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S.E. Cupp Explains the Not-So-New Al Qaeda Threat in the Maghreb

S.E. Cupp Explains the Not-So-New Al Qaeda Threat in the Maghreb

A women's division of the Polisario Front during a military parade in Southeastern Algeria (AP)

New reports emerged this week from the Malian foreign minister Tiéman Coulibaly suggesting that Polisario fighters are among the terrorist groups to overtake northern Mali, where numerous Al Qaeda and Al Qaeda-related groups have gathered in an acknowledged effort to turn the territory into a Sharia state.

If you've never heard of the Polisario, you're not alone. The Polisario is a socialist national liberation movement that's been working to end Moroccan occupation of Western Sahara, a disputed territory just south of Morocco, in an at-times bloody conflict that's been raging for nearly four decades, and largely ignored by the West.

In recent years, some, including me, have argued that the Polisario camps set up in Tindouf, Algeria have become a recruiting ground for Al Qaeda. This is an assertion that the Polisario and many other state governments have officially denied, preferring instead to tow the Polisario line that they are a peaceful, apolitical movement merely looking to reclaim land that was never in fact theirs.

In 2009, I traveled to Western Sahara to visit with Sahrawi refugees from the Tindouf camps. The refugees, many of whom risked their lives to escape the brutal conditions of the camps, and some of whom had to leave family behind, told me a different story, insisting that Al Qaeda had very much infiltrated the camps and were recruiting amirs, or princes, from within them, often involuntarily. I documented that trip in a long feature I wrote for Townhall in 2009.

Shortly after the piece ran, a report from Middle East Newsline revealed that Algeria's intelligence community had determined that Al Qaeda was in fact cooperating with the Polisario.

"Algerian security sources said Polisario, long backed by Algiers, has been providing safe haven as well as logistics to the Al Qaeda Organization in the Islamic Maghreb. The sources said Al Qaeda has been financing Polisario convoys that have brought everything from food to weapons and explosives to AQIM."

Polisarion Front Soldiers in a February 2011 Parade (photo REUTERS/Juan Medina)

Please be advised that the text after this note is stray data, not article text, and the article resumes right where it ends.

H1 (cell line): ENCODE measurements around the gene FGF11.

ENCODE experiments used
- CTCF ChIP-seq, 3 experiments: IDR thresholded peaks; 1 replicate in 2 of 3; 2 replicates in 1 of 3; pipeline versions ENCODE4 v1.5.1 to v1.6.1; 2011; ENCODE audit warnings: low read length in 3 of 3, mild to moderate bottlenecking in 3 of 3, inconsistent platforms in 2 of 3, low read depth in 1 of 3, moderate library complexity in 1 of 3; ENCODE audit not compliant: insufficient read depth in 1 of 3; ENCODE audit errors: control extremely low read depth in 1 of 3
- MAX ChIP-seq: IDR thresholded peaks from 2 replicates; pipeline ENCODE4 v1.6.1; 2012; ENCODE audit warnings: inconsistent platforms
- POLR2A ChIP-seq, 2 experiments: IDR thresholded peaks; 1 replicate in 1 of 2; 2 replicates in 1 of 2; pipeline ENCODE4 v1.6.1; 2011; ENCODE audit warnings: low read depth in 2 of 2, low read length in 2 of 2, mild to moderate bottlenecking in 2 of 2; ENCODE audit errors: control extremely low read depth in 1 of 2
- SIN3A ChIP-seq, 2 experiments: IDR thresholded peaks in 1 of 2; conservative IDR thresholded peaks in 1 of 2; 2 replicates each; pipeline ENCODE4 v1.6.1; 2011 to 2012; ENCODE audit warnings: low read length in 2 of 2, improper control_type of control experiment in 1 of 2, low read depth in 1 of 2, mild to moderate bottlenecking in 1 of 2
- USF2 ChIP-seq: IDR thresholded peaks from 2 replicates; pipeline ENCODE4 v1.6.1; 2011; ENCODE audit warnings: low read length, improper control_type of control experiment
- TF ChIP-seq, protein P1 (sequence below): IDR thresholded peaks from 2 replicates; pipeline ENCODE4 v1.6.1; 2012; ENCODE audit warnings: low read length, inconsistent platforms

Now, the news out of Mali seems to offer even starker proof that the Polisario is working hand in hand with AQIM. "In the beginning," the foreign minister says, "they were only 500 insurgents. Now they are between 5,500 to 7,000 terrorists in Northern Mali who were joined by lost youngsters, including young Sahrawis from the Tindouf camps."

The ongoing and yet unresolved sovereignty issues in Western Sahara and the Polisario's long war with Morocco is a complicated one, as I outline in the Townhall piece. As for the United States' position, both Bill Clinton and George W. Bush sided with Morocco against the Polisario's claims for Western Saharan sovereignty, arguing that autonomy for the Sahrawis was only attainable under Moroccan sovereignty. But despite the urging of Sec. of State Hillary Clinton, President Obama broke the precedent in 2009, disassociating the US from Moroccan autonomy.

But now, ignoring the Polisario's ties to Al Qaeda may prove, especially in light of the latest news, to be a dangerous gamble. Whether you believe that the Polisario is knowingly evolving into a jihadist movement or that Al Qaeda is merely exploiting its vulnerability as it so often does, it's clear that its role as bit players in a Northern African territory dispute is becoming a far more odious and significant one in the larger terror threat in the Maghreb.

As Joseph Grieboski, chairman and CEO of just CONSULTING and religious policy expert with whom I traveled to Western Sahara, put it:

"While we turn a blind eye to the Western Sahara conflict, the camps in Tindouf, Algeria, have become recruiting grounds for AQIM. The people trapped in the camps by the Polisario and unaided by Algeria have no hope, no prospects, no future. AQIM exploits this hopelessness created by the Polisario and exports it to Mali and the Sahel. We cannot ignore the relationship between the Polisario and AQIM without also ignoring how that will affect our own security and stability in the future."

Maybe now that Western interests in the global war on terrorism are at stake, we'll finally pay attention.


S.E. Cupp appears regularly on 'Real News' on TheBlaze TV, Monday through Friday at 6pm EST. 

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